the traffic resumed moving before I could hear the rest of the exchange, but it got me thinking: wouldn't the world be a much better place if people were more aware of the consequences of their actions?
as I watched a swarm of vehicles (almost comically) jump the signal *after* an ambulance, it reinforced my thoughts. if information was more widely available and supplied more easily, we probably could have far fewer social problems. and once there is a critical mass of informed people, the rest would be forced to keep up, or look stupid. and I parked my bicycle, lost in thought: how many things could be improved with proper information? would people be lining up to buy sugary cola, or cheap snacks fried in hydrogenated vegetable oil, or food loaded with sodium and msg? would they be taking the stairs instead of the escalators?
as I unlocked my bicycle and wore my still sweaty helmet, I noticed that the SUV that was parked next to it still had the windows up and engine idling from an hour ago, with the driver napping in his seat. I felt rather silly, trying to save the atmosphere from an ounce of burned petrol which the car probably guzzled many times over while I did my purchases.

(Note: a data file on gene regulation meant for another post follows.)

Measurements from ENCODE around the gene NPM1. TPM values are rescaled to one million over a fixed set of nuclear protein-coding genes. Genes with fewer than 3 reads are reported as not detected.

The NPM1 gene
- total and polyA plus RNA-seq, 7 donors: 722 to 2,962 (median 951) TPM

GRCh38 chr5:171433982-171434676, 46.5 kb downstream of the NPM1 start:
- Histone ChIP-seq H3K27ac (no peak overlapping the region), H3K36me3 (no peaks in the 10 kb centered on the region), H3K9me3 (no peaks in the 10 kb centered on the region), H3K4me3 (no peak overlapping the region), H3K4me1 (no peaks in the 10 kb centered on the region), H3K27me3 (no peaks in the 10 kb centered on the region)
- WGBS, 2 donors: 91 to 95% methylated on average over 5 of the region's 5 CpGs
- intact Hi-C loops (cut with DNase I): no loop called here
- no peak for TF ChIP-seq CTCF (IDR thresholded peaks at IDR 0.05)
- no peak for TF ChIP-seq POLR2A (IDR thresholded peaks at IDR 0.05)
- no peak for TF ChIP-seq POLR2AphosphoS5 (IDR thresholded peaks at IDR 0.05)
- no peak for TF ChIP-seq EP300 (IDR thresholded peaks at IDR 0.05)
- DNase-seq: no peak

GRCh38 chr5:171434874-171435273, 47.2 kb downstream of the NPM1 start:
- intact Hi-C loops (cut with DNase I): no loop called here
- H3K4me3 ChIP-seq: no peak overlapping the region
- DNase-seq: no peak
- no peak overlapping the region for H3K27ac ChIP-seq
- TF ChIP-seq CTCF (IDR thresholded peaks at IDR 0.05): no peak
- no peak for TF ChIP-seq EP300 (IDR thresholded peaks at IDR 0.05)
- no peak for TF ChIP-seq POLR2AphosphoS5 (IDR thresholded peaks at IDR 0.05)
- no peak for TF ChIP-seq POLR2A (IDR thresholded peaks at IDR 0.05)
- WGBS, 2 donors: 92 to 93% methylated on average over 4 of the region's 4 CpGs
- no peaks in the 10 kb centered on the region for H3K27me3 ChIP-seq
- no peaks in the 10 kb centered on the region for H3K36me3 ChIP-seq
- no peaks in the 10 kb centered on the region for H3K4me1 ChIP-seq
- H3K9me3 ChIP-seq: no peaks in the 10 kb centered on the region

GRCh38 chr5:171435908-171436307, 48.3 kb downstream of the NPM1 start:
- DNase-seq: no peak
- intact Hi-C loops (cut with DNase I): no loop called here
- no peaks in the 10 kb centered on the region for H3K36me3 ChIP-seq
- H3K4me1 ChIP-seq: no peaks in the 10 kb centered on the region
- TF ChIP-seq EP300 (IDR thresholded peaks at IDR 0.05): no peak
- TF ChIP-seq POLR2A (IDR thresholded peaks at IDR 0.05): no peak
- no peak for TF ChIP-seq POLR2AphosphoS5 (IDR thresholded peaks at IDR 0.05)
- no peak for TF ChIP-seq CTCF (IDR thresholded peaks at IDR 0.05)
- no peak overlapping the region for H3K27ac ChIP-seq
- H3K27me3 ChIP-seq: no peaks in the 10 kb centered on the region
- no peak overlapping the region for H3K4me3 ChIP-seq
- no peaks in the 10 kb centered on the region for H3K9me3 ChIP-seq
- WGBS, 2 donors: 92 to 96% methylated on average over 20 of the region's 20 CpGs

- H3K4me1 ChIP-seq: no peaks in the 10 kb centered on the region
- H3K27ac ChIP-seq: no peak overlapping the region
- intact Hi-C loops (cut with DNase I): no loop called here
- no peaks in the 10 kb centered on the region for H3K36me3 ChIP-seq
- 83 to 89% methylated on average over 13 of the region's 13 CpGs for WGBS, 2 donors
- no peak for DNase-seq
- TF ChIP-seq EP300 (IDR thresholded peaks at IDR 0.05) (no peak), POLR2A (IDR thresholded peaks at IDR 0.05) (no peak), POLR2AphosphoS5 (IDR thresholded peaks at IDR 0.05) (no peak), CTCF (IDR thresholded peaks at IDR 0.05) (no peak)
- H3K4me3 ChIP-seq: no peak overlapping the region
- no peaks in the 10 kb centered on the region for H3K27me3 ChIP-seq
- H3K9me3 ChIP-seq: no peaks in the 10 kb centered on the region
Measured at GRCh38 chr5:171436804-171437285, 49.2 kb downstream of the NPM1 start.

and that's when it hit me: knowledge and information are not the game changers I seek. what we need is more people who think. people who think about the bigger picture, of cause and effect. after all, information is already out there for those who seek it. it may not be well presented, and may sometimes be hidden in clear sight and otherwise buried behind commercial interests, but it's still there. it's there only for people who care.